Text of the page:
Did Australia Convict an Innocent Cardinal?

Did Australia Convict an Innocent Cardinal? March 18, 2019

Sexual abuse of minors in the Catholic Church–as well as other churches–is a horrible scandal.  That does not mean, however, that every clergyman accused of these crimes is guilty.  And the climate of outrage about these revelations can lend itself to false accusations, hoaxes, and a lynch mob mentality.

A prominent conservative churchman, Cardinal George Pell, was accused of sexually assaulting two 13-year-old choir boys in 1996 when he was Archbishop of Melbourne in Australia.  He was recently tried, convicted, and sentenced to six years in prison.

But there are compelling reasons to believe that he is innocent.

According to the man who testified that he was abused, Cardinal Pell caught the two choir boys in the vestry immediately after Mass, where they had gotten into the Communion wine.  In the course of chastising them, Cardinal Pell allegedly forced them to perform oral sex.

A shocking, repellant story, similar to others that we have heard about pedophile, homosexual priests.  But there are major  problems with that story.

To give a few:  Cardinal Pell was always accompanied by an assistant before, during, and after mass.  After mass, the sacristan (the person in charge of preparing the communion vessels, etc.) was in the vestry straightening things up.  The vestry doors were open, with other people coming and going.  Immediately after Mass, Cardinal Pell always was at the door greeting the parishioners.  Choir practice was held immediately after Mass, and the director testified that the boys were present and did not come in late.  The alleged victim said that the wine the boys were drinking was red, but the cathedral used white wine, which was put not in the vestry but in a locked vault.  At most, discounting all of the other traffic in the vestry, the Cardinal could have had only six minutes in which he could have abused the two boys, after which he was in public wearing full vestments.

He had one accuser at the trial.  The other, who died of a heroin overdose in 2014, told his mother that he had not really been abused.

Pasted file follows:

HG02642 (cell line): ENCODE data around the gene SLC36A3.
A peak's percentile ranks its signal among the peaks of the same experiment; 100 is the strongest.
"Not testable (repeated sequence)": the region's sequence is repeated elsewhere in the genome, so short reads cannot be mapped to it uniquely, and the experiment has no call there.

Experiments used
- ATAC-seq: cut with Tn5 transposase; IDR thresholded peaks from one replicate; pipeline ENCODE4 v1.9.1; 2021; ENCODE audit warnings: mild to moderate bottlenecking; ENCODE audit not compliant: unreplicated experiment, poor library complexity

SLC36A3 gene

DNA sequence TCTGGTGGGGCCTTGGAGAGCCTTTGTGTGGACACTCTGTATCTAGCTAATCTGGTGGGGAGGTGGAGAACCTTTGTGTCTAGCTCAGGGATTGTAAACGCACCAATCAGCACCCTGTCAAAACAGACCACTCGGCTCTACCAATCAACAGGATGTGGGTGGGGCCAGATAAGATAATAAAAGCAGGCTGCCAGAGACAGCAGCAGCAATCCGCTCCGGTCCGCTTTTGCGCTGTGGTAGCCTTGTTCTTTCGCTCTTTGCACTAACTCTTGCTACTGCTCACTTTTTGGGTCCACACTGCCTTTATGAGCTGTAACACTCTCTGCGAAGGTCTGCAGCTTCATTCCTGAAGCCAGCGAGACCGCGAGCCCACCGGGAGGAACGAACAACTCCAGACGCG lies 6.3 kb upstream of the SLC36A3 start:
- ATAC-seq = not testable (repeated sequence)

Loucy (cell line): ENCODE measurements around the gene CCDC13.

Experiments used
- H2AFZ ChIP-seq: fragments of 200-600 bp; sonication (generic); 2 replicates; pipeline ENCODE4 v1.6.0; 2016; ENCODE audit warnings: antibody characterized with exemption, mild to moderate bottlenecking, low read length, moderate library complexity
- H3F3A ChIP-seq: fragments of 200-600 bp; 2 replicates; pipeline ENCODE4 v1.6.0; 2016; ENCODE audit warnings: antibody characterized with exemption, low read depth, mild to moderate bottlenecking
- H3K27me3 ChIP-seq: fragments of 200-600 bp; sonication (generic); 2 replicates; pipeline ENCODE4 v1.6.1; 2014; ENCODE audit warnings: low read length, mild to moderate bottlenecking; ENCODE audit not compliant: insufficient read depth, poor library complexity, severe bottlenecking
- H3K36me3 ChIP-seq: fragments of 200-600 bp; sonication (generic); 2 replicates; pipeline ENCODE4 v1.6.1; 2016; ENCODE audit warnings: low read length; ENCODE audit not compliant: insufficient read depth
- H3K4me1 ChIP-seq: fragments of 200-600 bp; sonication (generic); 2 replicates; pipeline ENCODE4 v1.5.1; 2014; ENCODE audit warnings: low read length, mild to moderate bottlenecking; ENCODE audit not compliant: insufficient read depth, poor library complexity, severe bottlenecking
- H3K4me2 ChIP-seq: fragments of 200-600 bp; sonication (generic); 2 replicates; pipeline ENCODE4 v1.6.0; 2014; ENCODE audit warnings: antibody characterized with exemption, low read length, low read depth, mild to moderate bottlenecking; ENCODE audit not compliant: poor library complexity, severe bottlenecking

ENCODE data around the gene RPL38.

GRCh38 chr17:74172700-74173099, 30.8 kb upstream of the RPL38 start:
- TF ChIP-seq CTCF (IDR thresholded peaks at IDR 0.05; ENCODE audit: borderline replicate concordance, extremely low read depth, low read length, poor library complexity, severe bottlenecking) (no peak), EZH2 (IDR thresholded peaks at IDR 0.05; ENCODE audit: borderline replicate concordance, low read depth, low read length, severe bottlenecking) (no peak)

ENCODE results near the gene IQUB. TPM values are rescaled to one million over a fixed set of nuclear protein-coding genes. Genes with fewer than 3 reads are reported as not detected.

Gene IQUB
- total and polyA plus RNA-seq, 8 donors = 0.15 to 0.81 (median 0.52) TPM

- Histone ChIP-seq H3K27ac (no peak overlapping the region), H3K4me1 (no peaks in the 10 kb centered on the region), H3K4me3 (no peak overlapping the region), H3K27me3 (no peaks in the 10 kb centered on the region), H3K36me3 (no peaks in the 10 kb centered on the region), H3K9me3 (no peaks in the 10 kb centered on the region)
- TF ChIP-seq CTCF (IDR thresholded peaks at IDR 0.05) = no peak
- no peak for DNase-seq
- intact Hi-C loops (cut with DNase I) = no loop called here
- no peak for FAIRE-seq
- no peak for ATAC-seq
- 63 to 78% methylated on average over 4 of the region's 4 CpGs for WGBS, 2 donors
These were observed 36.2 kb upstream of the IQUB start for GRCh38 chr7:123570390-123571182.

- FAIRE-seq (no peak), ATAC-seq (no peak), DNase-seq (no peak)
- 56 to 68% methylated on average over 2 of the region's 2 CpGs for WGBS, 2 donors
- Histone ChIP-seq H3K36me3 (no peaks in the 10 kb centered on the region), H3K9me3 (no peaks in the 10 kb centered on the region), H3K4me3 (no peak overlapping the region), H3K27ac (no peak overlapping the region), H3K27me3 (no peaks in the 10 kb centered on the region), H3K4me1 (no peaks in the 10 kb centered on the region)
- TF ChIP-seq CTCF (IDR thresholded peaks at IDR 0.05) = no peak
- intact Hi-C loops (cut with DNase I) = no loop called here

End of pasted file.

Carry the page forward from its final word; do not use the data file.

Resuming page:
And there are even more problems with the accusation and more evidence that the crime was impossible (see this and this, as well as the preceding link).

Cardinal Pell was tried twice.  In the first trial, the jury voted 10-2 that he was not guilty.  But since the decision has to be unanimous under Australian law, he was tried again.  This time the jury voted unanimously to convict him.   He was even found guilty of assaulting the man who denied that he had been assaulted.

Far from being one of those bishops who tolerated and covered up sexual abuse, Cardinal Pell put into place protocols to deal with complaints about sexually abusive priests, get rid of those who were guilty, and support their victims, doing so five years before the scandal in Boston exposed the problem to the general public.

So why would he be railroaded?  Australian journalist Peter Wales blames a hostile public reaction to Cardinal Pell’s strong stance against abortion, gay marriage, and homosexuality.  He also aligned himself with other political and social conservatives, to the point of questioning global warming and opposing unlimited immigration.  Thus he was demonized by the left-wing media, whereupon the legal system followed the public hue and cry.

Cardinal Pell will appeal his conviction.  Another Australian bishop, Philip Wilson, Archbishop of Adelaide, was convicted of covering up sex abuse claims, but that case was thrown out on appeal.  Nevertheless, he was thrown out of his office.

The headline of the article on the subject by Fr. Raymond J. de Souza in the National Catholic Register is  Calling Cardinal Pell’s Prosecution What It Is: Religious Persecution.


Photo of Cardinal George Pell by Kerry Myers [CC BY 2.0 (] via Wikimedia Commons


HT:  John


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